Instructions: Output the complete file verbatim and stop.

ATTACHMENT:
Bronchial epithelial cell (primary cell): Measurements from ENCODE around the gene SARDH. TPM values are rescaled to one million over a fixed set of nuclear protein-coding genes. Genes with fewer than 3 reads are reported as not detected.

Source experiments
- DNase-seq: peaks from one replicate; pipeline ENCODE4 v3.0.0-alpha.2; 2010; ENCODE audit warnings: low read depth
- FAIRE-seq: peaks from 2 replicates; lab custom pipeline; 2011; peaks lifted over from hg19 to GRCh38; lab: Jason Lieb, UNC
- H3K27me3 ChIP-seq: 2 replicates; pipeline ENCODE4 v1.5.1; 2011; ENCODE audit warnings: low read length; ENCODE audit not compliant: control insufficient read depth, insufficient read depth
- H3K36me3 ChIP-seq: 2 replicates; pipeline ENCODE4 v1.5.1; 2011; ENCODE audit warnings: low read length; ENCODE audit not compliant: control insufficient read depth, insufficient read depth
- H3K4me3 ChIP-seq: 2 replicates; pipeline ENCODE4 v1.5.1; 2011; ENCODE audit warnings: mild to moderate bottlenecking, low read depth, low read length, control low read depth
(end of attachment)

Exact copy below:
Bronchial epithelial cell (primary cell): Measurements from ENCODE around the gene SARDH. TPM values are rescaled to one million over a fixed set of nuclear protein-coding genes. Genes with fewer than 3 reads are reported as not detected.

Source experiments
- DNase-seq: peaks from one replicate; pipeline ENCODE4 v3.0.0-alpha.2; 2010; ENCODE audit warnings: low read depth
- FAIRE-seq: peaks from 2 replicates; lab custom pipeline; 2011; peaks lifted over from hg19 to GRCh38; lab: Jason Lieb, UNC
- H3K27me3 ChIP-seq: 2 replicates; pipeline ENCODE4 v1.5.1; 2011; ENCODE audit warnings: low read length; ENCODE audit not compliant: control insufficient read depth, insufficient read depth
- H3K36me3 ChIP-seq: 2 replicates; pipeline ENCODE4 v1.5.1; 2011; ENCODE audit warnings: low read length; ENCODE audit not compliant: control insufficient read depth, insufficient read depth
- H3K4me3 ChIP-seq: 2 replicates; pipeline ENCODE4 v1.5.1; 2011; ENCODE audit warnings: mild to moderate bottlenecking, low read depth, low read length, control low read depth